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More than 70% of packaged foods in the United States are classified as
and these account for about 60% of all calories consumed, say the authors of a study, published in July 2022 in the journal
which shows that people who eat a lot of these foods tend to feel depressed or anxious more often.
Ultra-processed foods are convenient, inexpensive, quick to prepare, or ready-to-eat, but their ultra-processing “
depletes their nutritional value and also increases the calorie count, as they tend to be high in added sugar, saturated fat, and salt, while being low in protein, fiber, vitamins, minerals, and phytochemicals», explains Eric Hecht of the Florida Atlantic University.
They are the result of important “physical, biological and chemical processes” which create products deficient in original and natural foods. They also usually contain additives such as flavorings, colorings, emulsifiers and other additives with a cosmetic function. (What is “cracking” that denatures food?)
Hecht and his colleagues conducted this study with a nationally representative sample of the United States population. They assessed depression as well as the number of days with low morale or anxiety in 10,359 people from a national survey.
The researchers used the NOVA food classification, a widely used system recently adopted by theFood and Agriculture Organization of the United Nations. NOVA takes into account the nature, extent and purpose of food processing in order to classify them into four groups: unprocessed or minimally processed foods, processed culinary ingredients, processed foods and ultra-processed foods. transformed.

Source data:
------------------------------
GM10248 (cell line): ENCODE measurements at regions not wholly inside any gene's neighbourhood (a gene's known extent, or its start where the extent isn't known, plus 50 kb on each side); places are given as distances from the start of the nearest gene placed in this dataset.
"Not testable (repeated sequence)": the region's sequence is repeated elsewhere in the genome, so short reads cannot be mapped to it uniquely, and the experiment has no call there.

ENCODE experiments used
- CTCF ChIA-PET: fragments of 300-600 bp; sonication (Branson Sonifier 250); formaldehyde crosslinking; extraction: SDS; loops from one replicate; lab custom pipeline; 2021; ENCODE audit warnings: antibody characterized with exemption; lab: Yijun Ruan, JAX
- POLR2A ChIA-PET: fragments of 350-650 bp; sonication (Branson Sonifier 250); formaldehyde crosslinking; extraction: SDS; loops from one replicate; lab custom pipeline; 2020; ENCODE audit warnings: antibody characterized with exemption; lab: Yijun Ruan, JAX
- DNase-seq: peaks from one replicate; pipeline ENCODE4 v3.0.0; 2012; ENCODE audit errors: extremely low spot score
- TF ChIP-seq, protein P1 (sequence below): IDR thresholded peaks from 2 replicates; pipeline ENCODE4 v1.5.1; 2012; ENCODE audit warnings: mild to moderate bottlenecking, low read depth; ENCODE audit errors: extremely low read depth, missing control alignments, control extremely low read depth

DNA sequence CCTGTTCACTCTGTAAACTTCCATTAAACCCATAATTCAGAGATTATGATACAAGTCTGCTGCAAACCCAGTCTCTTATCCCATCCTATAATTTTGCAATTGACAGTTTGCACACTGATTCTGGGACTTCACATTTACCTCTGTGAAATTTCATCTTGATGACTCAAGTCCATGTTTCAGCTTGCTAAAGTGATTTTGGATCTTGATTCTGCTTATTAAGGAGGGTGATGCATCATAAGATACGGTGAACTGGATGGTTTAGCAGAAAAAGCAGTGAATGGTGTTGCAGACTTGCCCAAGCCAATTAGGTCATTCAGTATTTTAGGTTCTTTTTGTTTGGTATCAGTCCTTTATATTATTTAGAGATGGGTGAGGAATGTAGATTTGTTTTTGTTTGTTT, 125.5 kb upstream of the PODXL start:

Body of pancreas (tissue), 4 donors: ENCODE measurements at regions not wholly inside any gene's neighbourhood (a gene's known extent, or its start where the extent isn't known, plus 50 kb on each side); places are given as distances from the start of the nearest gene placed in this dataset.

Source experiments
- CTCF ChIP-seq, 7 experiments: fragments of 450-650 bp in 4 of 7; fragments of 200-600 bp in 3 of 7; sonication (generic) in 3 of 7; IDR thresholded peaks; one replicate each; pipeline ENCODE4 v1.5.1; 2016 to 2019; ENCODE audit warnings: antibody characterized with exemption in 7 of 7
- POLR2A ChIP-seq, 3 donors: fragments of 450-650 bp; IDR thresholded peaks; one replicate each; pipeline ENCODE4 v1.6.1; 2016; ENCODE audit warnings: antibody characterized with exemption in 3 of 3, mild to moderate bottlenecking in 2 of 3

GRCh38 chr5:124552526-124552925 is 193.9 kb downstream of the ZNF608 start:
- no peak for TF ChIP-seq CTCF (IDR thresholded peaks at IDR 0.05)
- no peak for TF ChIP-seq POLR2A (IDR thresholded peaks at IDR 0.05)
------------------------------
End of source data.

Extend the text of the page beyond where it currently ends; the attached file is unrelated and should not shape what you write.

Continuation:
Compared to people who ate the least amount of ultra-processed foods, those who ate the most were 80% more likely to have symptoms of mild or more severe depression. The number of days per month they did not feel mentally fit was 20% higher and the number of days they felt anxious was 19% higher.
This study does not demonstrate that the observed links are causal in nature, one explanation for these links may be that people with low morale are less inclined to cook and prepare healthy foods. But, although more research is needed, including randomized clinical trials, these data add important and relevant information to a growing body of evidence regarding the negative effects of eating ultra-processed foods on mental health, the researchers conclude.
These results are in fact consistent with various studies that have shown links between diet and depression, including some randomized intervention trials.
Studies have also linked processed foods to several diseases, accelerated aging and premature mortality.
One solution, not always easy to implement, is to cook more. (Cooking: the psychological benefits)
For more information on ultra-processed foods as well as diet and depression, see the links below.
Psychomedia with sources: Florida Atlantic University, Public Health Nutrition.
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